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Innovation in finance 7
The quantitative reasoning of mathematicians, physicists and engineers blends with
the qualitative thinking of economists and other professionals, and
This cross-fertilization of know-how and action models opened new horizons in
analysis, which has now been institutionalized; but in the 1950s it was a ‘first’.
As long as their products and services were plain vanilla, banks did not feel the
urge for instituting and financing think-tanks. But in the early 1970s, with the end of
the Bretton Woods agreements, which led to flexible currency exchange rates, things
started to change. Risk management requirements (Chapter 2), derivative financial
instruments (Chapter 3) and a marketplace more competitive than ever promote the
concept of a laboratory of ideas.
Over the space of a few years, the foreign exchange markets became vibrant
requiring brains and tools able to prognosticate. Also in the early 1970s, the Black-
Scholes algorithms were made feasible to price options, with a pricing mechanism
which became generally accepted and the options market took off. As globalization
progressed trading in forex and in options became favored products of financial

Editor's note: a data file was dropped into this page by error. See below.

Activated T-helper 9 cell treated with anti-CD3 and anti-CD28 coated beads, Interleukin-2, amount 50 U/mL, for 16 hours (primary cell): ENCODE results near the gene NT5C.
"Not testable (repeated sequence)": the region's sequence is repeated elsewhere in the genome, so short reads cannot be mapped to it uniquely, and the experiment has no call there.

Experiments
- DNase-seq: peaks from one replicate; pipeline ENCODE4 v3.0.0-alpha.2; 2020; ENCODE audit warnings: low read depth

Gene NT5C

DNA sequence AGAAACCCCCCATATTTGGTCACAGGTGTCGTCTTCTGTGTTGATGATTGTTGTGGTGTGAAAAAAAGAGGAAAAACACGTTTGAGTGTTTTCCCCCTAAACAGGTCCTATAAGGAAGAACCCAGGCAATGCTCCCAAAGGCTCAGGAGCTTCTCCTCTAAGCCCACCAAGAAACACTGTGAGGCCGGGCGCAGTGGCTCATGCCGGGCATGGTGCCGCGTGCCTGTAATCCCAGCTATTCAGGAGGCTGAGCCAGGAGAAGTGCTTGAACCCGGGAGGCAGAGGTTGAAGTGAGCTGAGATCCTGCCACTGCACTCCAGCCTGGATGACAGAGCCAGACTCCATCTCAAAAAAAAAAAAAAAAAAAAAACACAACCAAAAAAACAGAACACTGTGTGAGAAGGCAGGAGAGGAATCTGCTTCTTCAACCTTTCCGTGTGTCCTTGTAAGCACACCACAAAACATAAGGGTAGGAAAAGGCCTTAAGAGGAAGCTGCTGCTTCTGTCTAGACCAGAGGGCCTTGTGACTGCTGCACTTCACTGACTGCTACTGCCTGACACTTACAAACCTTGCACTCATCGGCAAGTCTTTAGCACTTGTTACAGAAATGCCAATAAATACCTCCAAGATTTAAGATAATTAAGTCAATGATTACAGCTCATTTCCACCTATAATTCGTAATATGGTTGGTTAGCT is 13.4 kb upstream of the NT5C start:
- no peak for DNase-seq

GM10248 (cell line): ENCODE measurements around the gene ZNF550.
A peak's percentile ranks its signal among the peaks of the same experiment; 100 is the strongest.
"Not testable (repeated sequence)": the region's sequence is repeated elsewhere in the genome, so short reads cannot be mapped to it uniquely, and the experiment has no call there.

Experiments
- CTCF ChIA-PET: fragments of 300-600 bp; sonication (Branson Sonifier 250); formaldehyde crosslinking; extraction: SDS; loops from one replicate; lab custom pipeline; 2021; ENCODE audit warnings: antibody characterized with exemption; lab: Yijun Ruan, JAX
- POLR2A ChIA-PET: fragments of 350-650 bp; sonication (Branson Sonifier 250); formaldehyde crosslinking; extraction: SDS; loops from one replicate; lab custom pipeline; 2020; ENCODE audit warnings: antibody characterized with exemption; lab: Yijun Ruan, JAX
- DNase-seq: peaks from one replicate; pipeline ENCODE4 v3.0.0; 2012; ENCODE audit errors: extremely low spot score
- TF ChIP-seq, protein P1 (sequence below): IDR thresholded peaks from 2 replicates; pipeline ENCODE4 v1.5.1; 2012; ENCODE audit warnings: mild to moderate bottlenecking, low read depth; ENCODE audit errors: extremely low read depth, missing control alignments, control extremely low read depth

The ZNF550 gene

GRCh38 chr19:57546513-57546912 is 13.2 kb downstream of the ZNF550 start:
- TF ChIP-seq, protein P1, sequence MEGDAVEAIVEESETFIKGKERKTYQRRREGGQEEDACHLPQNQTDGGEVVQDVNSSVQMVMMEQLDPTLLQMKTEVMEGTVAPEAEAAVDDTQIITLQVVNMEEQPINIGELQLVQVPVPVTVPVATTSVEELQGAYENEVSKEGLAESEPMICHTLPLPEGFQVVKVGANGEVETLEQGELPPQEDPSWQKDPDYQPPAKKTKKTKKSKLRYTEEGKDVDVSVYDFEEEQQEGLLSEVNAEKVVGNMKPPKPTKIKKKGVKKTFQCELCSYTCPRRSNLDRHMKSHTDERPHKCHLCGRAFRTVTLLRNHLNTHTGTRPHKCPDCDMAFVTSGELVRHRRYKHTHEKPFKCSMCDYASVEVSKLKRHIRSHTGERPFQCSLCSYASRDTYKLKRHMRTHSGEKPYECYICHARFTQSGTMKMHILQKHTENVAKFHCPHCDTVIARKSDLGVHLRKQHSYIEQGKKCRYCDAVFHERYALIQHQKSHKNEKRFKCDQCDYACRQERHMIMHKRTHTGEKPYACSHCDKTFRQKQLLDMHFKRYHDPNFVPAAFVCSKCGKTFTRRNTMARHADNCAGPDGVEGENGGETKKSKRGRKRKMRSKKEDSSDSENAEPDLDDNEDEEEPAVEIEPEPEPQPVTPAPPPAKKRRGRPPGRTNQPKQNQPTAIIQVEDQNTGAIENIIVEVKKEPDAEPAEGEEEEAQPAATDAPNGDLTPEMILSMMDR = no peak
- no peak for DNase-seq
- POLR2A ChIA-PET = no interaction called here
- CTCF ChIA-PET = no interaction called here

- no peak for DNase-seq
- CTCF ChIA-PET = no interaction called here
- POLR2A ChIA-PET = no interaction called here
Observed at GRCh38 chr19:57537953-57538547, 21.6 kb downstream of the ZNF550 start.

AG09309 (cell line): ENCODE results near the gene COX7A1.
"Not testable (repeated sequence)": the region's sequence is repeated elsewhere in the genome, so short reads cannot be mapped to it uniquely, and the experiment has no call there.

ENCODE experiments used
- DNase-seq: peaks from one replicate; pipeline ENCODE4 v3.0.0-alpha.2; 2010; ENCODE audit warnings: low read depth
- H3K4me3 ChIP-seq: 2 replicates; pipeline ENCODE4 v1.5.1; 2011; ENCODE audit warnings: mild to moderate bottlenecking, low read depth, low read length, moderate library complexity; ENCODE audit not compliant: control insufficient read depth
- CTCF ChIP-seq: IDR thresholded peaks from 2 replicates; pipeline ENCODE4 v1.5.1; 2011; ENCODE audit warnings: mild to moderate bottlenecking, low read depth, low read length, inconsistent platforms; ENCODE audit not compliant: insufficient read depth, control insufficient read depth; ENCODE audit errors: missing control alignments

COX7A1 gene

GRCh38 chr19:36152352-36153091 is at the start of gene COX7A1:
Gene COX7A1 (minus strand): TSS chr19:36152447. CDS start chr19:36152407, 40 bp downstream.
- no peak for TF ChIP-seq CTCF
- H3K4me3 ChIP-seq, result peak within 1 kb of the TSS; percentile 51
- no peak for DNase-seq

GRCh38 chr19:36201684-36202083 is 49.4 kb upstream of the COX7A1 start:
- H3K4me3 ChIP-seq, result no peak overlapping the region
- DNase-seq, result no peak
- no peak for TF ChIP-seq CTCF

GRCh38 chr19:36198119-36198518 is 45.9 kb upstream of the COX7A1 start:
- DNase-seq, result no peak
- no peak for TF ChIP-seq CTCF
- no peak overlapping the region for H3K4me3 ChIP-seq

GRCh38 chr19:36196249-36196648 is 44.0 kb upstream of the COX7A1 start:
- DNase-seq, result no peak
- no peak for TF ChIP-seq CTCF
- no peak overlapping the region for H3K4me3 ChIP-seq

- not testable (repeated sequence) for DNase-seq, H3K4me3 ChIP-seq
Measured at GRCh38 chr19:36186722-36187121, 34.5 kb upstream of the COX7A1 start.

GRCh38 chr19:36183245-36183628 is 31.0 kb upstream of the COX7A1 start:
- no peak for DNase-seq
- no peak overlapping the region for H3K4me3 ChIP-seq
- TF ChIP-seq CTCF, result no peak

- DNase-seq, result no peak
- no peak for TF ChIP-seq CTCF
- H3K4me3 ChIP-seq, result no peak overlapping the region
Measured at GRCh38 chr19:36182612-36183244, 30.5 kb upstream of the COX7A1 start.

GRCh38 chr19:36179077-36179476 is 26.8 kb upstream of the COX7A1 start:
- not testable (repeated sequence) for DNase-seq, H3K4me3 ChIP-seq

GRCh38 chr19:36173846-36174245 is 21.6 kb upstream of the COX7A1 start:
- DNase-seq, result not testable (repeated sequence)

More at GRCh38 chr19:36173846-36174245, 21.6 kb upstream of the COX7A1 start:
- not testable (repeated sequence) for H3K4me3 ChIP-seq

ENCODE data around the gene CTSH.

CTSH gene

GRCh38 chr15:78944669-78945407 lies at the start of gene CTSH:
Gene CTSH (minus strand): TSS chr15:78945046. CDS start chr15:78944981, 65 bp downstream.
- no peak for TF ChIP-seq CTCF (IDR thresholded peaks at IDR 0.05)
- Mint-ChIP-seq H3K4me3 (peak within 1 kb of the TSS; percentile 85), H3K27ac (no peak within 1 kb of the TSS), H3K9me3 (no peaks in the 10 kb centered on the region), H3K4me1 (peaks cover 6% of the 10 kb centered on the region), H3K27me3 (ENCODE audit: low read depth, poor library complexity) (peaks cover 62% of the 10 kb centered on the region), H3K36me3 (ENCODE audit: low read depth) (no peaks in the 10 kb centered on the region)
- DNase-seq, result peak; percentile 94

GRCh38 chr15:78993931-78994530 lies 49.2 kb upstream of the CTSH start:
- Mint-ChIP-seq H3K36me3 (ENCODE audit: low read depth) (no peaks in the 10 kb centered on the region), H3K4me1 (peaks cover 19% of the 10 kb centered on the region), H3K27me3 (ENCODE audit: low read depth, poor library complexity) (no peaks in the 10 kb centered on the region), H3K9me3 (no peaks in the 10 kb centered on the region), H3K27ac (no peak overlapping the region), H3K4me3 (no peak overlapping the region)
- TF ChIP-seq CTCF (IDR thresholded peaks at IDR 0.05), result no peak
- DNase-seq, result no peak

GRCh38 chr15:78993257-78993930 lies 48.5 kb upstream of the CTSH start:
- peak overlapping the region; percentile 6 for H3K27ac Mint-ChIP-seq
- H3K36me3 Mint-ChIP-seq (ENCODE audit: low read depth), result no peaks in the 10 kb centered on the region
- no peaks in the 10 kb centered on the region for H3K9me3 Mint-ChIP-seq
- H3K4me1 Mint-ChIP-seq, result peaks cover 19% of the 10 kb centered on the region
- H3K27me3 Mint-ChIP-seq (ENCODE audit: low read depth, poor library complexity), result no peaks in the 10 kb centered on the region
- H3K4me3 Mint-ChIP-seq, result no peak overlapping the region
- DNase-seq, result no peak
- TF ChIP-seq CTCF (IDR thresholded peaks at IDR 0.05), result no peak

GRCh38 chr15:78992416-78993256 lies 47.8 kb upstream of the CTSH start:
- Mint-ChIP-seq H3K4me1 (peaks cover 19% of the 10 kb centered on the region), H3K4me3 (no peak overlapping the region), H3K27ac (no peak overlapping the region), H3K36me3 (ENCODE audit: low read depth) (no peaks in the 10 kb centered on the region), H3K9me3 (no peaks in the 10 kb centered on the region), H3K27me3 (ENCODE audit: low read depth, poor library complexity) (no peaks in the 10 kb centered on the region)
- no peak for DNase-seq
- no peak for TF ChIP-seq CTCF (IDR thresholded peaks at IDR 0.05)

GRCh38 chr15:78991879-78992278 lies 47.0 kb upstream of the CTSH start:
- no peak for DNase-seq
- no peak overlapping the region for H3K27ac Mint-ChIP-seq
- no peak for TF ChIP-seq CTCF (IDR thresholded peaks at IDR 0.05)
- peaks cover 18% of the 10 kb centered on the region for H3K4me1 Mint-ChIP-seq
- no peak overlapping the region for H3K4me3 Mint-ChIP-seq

institutions but exposure, too, mounted.
The deregulation of banking in the late 1970s/early 1980s intensified competition
among banks, bringing attention to innovation as a way of keeping the upper
ground.
It also promoted a strong sense of institutional pragmatism, which accentuated the
need for analysts, as a way of studying the ever-growing financial forces.
The first think-tank in the banking industry was the Advanced Systems Group
(ASG), of Morgan Stanley, instituted in the late 1980s. Others followed. ASG was
a small R&D laboratory compared with laboratories in the manufacturing industry,
but a big one in finance. Its produce was innovative derivative instruments, with an
income of $50 million per year. The RAND of the banking industry was born.
1.3 Challenging the obvious
This section includes three short case studies which superficially look like being miles
apart. Yet, as the careful reader will find, they are well connected because they share,
and address, the same notions which confront any physicist, banker, strategic planner
or decision maker worth his or her salt:
Challenging the ‘obvious’, and
Using imagination and guts in overtaking the incumbent whether this is a theory,
concept, or company.
Challenging what may look ‘obvious’ is so fundamental because a basic principle
in science is to assume nothing. The possibility is always present that even the most
famous theory will be proved wrong (see Chapter 6). Acceptance without questioning
is yesmanship and, therefore, anathema to the research spirit.

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